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Bringing Your Cat to the Vet

Bringing Your Cat to the Vet
November 1, 2020

While there are more pet cats than dogs, most veterinarians tend to see more dogs than cats each year. When asked why they do not bring their cat to the veterinarian, most owners say that they believe their cat can take care of itself or that the visit is too stressful.

Unfortunately, this means that many cats do not receive the care they need. Regular exams are important for our feline friends, especially as they get older. Because cats are very adept at hiding signs of illness, we often do not notice anything is wrong until the disease process is fairly advanced.

Below are a few tips on how to make your cat's visit to the veterinarian less stressful.

  • Cats don't like change and, unfortunately, coming to the vet is a big change. In addition, most cats only see the pet carrier right before they come for a visit, making the sight of the carrier a stressful event in itself. The easiest way to decrease carrier stress is to leave the carrier out either all the time or start leaving it out a couple of weeks prior to a vet visit. You can try associating the pet carrier with happier things by either feeding near the carrier or leaving treats in the carrier. If you see your pet voluntarily enter the carrier, give it a treat. At first you may not see your cat entering the carrier and the treats or food will only disappear at night.
  • What type of carrier works bests? While there is no one right answer, we recommend the hard pet carriers, which open on the top. This allows easier access for everyone, and, if necessary, the veterinarian can open the top of the carrier to perform most of the exam. When placing your cat in the carrier, add a piece of bedding that carries the smell of home. Another thing to try is wiping down the carrier with a calming pheromone, like Feliway, about an hour prior to placing your pet inside.
  • The next challenge is getting your cat into the carrier. Hopefully by this point your pet is familiar enough with the carrier to enter voluntarily. If this happens, give your cat a treat once it is in the carrier. If your cat doesn't want to enter the carrier on its own, try bribing your pet with a favorite treat.

    If your pet still won't enter the carrier, try one of the following:
    • Place the carrier in a small room and then bring your cat into the room. You can still try to entice them into the carrier with treats or toys first.
    • Pick up your cat and gently place it in the carrier. Depending on the type of pet carrier, this process can be easier or more difficult. With top opening carriers, simply open the top and make sure the side door is closed before putting your cat in the carrier.
    • In carriers that can be taken apart so the top can be removed, place your cat in the bottom of the carrier before replacing the top. Just make sure to put the door opening towards a wall when doing this so the cat does not run out of the opening when you replace the top.
    • Place your pet in the carrier hindquarters first. This way your cat cannot see the carrier coming and will be less stressed as you place it in there.
  • In the car, make sure the carrier is secure. Some cats will like to look out a window, while others will prefer to be covered by a blanket. It is always best to keep them confined to the carrier while driving.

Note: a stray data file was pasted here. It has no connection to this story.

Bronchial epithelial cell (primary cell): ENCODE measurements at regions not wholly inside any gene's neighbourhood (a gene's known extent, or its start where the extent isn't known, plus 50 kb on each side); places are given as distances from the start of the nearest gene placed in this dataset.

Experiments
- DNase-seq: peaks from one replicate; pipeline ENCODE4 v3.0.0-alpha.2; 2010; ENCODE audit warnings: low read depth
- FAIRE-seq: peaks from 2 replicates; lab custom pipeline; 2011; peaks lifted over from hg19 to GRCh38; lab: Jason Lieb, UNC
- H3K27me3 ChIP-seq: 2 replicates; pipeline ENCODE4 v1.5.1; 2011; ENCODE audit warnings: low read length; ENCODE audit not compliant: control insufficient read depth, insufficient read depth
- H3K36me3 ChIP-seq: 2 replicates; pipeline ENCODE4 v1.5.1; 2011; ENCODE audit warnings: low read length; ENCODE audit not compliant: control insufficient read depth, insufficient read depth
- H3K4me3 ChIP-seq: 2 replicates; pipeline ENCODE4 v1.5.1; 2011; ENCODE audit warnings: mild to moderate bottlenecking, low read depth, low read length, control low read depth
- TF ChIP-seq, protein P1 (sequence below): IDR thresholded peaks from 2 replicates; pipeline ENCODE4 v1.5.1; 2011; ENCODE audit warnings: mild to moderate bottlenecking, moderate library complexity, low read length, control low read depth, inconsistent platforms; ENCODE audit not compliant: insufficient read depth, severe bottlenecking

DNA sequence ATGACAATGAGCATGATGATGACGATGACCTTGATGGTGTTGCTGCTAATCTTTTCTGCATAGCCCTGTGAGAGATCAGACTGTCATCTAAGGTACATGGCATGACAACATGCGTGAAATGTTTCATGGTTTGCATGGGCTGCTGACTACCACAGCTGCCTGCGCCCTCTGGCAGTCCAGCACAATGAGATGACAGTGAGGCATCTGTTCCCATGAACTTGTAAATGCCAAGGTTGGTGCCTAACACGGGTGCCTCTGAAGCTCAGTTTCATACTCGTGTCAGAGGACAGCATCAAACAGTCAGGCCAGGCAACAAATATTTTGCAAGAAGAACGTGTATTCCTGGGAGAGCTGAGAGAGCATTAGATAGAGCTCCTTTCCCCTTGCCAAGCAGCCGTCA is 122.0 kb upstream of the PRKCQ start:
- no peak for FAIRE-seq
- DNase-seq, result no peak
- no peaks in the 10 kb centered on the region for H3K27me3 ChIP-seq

• When at the vet's office, if there is waiting area separate from dogs, place the carrier on a bench or table in this area. By putting the carrier up a little higher, the cat will feel more secure and be able to see what is happening around them. If your veterinarian does not offer a separate waiting area for cats, try to find a spot as far from dogs or other cats that you can.
  • Most veterinarians try to get their feline patients into an exam room as soon as possible to help minimize the stress of the waiting area on your cat. Once in the exam room with the doors closed, place the carrier on the floor and open the carrier door. This will allow your cat to look around and come out if it wants. Your pet is more likely to leave the carrier on its own if you place the carrier on the floor rather than the table. It is then best to let your cat acclimate to the room a little, whether by letting your pet sit calmly in the carrier or by wandering about the room. If your cat has not left the carrier by the time the veterinarian enters the room for the exam, your vet may remove the top of the carrier and perform the exam while your cat is in the bottom half of the carrier. This allows the cat to feel slightly more secure in the strange new environment.
  • Once the appointment is over, most cats will willing enter their carrier to go home. Cats are very sensitive to smell and the carrier smells like home. If you have other cats at home, be careful when reintroducing the cat that has gone to the veterinarian's office. The new smells of the vet's office may cause the cats to fight upon returning home. If this happens, try keeping the returning cat in a separate room for either a couple of hours or a day. This will allow the smells of home to be re-associated with the returning cat and the other cats will be more likely to accept him/her without a fight. Spraying a calming pheromone in the house (not on the cat) may also help with this.

These are just a few tips to help make your cat's visit to the veterinarian more pleasant. Unfortunately, we cannot totally eliminate the stress of an office visit, but we can try to minimize it by employing the above techniques.

Dr. Jennifer Ivankovig ("Dr. Jenny") is an associate at Animal House of Chicago. A graduate of Purdue University College of Veterinary Medicine, Dr. Jenny has a special interest in feline medicine as well as exotics (small mammals and birds).